Shopper & Mysteryt31/03/22
Attitudes, Motivations and Shopper Insights
Attitudes and Motivations define a customer’s shopping behaviour. How a person feels about a brand, a product or a service is vital for marketers to make the right message, positioning and retail execution to nudge a customer closer to purchase. It is a common refrain among marketing researchers that “what the customers say they do and what they actually do are completely different things”. Essentially, the cause of this difference is the dissonance between attitudes, motivations, and behaviours. You can’t draw conclusions from one (e.g., behaviour) without understanding the other (e.g., attitude).
True understanding of a customer’s shopping habits requires an understanding of attitudes, motivations, and behaviours. Only then is it possible to connect what shoppers say and what they do.
Attitudes define a customer’s feelings about a brand or product as well as the beliefs that a customer has about that brand or product. This directly affects the actions they take. These attitudes are a function of a customer’s past experiences as well as their own personalities. These attitudes are quite hard to change, however not impossible. For marketers, knowing these attitudes opens possibilities on how to approach different customers who are wired differently.
Motivations are more functional and has a benefit element to it. The motivations for an environmentalist to buy local organic food is very different than an average Joe who is more concerned about the weekly grocery budget. As such motivations for the same product categories could be different based on the attitudes of customers who buy those categories.
To put the pieces together, the following are a few different ways in which attitudes and motivations intertwine with shopper behaviour:
Knowledge driven customer:
These customers undertake extensive research of products that they wish to buy. E.g., a health-conscious customer would not be easily swayed by marketing promises of health benefits, without investigating the ingredients and product description first hand, compared to other products in the market. Based on this research, they would generally form an opinion or belief (positive or negative) towards Brands / products. These opinions will lead to developing certain feelings about the choices they shortlist. These opinions and feelings will result in a purchase.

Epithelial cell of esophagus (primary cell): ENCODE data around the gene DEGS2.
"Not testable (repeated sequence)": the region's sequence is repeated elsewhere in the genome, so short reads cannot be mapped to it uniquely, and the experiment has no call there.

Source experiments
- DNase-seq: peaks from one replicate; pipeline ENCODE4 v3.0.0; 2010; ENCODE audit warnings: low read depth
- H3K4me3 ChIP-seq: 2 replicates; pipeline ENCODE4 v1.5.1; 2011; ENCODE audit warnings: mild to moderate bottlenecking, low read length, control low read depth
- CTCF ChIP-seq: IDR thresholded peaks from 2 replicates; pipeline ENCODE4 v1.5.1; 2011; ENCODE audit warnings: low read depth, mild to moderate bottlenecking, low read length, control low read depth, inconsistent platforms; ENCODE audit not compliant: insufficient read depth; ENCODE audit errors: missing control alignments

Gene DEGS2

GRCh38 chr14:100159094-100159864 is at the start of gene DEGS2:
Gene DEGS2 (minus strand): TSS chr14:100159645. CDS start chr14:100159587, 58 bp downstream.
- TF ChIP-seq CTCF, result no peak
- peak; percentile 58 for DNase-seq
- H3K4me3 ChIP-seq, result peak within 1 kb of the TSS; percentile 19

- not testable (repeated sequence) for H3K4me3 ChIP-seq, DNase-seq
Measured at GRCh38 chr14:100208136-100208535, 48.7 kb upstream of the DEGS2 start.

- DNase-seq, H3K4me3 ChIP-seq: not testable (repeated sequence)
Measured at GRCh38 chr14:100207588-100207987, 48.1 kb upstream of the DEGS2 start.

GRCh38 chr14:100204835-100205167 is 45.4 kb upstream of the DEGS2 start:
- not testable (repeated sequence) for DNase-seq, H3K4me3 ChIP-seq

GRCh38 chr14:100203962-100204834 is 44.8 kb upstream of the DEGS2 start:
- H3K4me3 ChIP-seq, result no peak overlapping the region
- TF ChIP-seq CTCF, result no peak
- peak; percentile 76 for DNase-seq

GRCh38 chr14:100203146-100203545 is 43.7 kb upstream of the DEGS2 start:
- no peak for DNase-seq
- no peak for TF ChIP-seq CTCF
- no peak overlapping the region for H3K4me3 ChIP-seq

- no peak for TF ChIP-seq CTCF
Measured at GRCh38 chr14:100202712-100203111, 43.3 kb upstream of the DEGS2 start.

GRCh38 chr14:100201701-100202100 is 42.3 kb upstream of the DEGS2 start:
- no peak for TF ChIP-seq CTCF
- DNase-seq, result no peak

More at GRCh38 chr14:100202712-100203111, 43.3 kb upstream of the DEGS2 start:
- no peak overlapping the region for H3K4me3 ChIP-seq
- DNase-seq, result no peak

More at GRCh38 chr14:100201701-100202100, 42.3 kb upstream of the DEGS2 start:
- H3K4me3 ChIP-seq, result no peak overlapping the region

Low involvement customer:
These customers do not have the motivation or the ability to conduct research on products / brands they buy. E.g., a mother of three juggling work, children’s hobbies and household chores would rarely have the time or the attention span to research products / brands they buy. Based on exposure to brand messaging and creative marketing, these customers will form opinions of the products / brands, which by itself could lead to a purchase. Feelings are developed post purchase with experience of the products.
Experience based customer:
These customers make purchase decisions purely based on their prior feelings about a brand / product. E.g., an iPhone owner could be easily convinced to sign up to an Apple service purely based on their feeling towards the Brand, regardless of how little is known about the service. Such customers form opinions / beliefs about the product / service only after they purchase. Such opinions / beliefs could further reinforce their feelings towards the Brand or undermine them.
What does all this mean for Shopper Insights?
True purpose of shopper insights is to find ways to understand the paths of influence along a customer’s shopper journey. This does not mean manipulating a shopper’s behaviour but ensuring that whatever channel is adopted by the shopper to learn, buy and experience a product or service, they are best served in solving their need.
”Happiness does not come specifically from the objects people buy. It is an emotion associated with their motivations for making those purchases.”Psychology Today
Thus, true shopper insights require understanding the voice behind the Customer’s mind that directly influences their shopper behaviour. As a marketer, it is important to understand “why” customers choose your brand over others or vice versa. It is important to identify ”what” qualities define such customers. A full picture of shopper insights should cover not only what customers do in stores (behaviours) but also how they feel and believe about brands / products they buy (attitudes and motivations).
As mentioned in an earlier blog, ”Happiness does not come specifically from the objects people buy. It is an emotion associated with their motivations for making those purchases.” (Psychology Today). No shopper insights project is complete, without understanding the emotions behind the shopper.